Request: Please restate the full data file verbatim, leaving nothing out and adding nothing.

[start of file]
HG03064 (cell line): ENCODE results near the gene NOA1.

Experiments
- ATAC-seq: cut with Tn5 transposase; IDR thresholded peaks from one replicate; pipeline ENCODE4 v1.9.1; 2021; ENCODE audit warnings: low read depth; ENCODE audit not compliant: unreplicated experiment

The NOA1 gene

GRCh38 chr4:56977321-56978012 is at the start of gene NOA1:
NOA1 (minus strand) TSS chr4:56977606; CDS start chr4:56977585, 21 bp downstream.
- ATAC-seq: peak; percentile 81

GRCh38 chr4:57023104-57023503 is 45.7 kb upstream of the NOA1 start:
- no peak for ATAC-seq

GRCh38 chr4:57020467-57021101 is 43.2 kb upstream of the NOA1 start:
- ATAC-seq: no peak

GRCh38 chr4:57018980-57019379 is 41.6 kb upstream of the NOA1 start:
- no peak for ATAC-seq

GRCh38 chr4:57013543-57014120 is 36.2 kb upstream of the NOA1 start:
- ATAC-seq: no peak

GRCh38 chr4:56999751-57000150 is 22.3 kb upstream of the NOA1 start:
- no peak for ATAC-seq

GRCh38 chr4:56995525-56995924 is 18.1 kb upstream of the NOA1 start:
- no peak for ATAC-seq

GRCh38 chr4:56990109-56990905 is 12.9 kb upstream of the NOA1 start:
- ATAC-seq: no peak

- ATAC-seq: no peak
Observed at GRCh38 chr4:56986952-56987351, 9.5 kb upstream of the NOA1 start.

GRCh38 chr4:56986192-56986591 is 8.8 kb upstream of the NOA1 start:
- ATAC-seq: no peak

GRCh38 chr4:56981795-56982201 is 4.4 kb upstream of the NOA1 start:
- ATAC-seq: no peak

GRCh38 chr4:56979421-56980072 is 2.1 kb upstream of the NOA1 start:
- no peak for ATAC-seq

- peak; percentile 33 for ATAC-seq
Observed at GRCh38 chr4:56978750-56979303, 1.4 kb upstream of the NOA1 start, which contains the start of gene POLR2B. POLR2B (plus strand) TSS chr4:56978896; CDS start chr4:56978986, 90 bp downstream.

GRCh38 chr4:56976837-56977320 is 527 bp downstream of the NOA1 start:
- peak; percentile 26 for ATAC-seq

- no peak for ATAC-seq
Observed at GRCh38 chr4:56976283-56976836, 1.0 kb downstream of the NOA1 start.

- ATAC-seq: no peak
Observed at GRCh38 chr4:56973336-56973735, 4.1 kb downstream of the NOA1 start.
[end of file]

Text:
HG03064 (cell line): ENCODE results near the gene NOA1.

Experiments
- ATAC-seq: cut with Tn5 transposase; IDR thresholded peaks from one replicate; pipeline ENCODE4 v1.9.1; 2021; ENCODE audit warnings: low read depth; ENCODE audit not compliant: unreplicated experiment

The NOA1 gene

GRCh38 chr4:56977321-56978012 is at the start of gene NOA1:
NOA1 (minus strand) TSS chr4:56977606; CDS start chr4:56977585, 21 bp downstream.
- ATAC-seq: peak; percentile 81

GRCh38 chr4:57023104-57023503 is 45.7 kb upstream of the NOA1 start:
- no peak for ATAC-seq

GRCh38 chr4:57020467-57021101 is 43.2 kb upstream of the NOA1 start:
- ATAC-seq: no peak

GRCh38 chr4:57018980-57019379 is 41.6 kb upstream of the NOA1 start:
- no peak for ATAC-seq

GRCh38 chr4:57013543-57014120 is 36.2 kb upstream of the NOA1 start:
- ATAC-seq: no peak

GRCh38 chr4:56999751-57000150 is 22.3 kb upstream of the NOA1 start:
- no peak for ATAC-seq

GRCh38 chr4:56995525-56995924 is 18.1 kb upstream of the NOA1 start:
- no peak for ATAC-seq

GRCh38 chr4:56990109-56990905 is 12.9 kb upstream of the NOA1 start:
- ATAC-seq: no peak

- ATAC-seq: no peak
Observed at GRCh38 chr4:56986952-56987351, 9.5 kb upstream of the NOA1 start.

GRCh38 chr4:56986192-56986591 is 8.8 kb upstream of the NOA1 start:
- ATAC-seq: no peak

GRCh38 chr4:56981795-56982201 is 4.4 kb upstream of the NOA1 start:
- ATAC-seq: no peak

GRCh38 chr4:56979421-56980072 is 2.1 kb upstream of the NOA1 start:
- no peak for ATAC-seq

- peak; percentile 33 for ATAC-seq
Observed at GRCh38 chr4:56978750-56979303, 1.4 kb upstream of the NOA1 start, which contains the start of gene POLR2B. POLR2B (plus strand) TSS chr4:56978896; CDS start chr4:56978986, 90 bp downstream.

GRCh38 chr4:56976837-56977320 is 527 bp downstream of the NOA1 start:
- peak; percentile 26 for ATAC-seq

- no peak for ATAC-seq
Observed at GRCh38 chr4:56976283-56976836, 1.0 kb downstream of the NOA1 start.

- ATAC-seq: no peak
Observed at GRCh38 chr4:56973336-56973735, 4.1 kb downstream of the NOA1 start.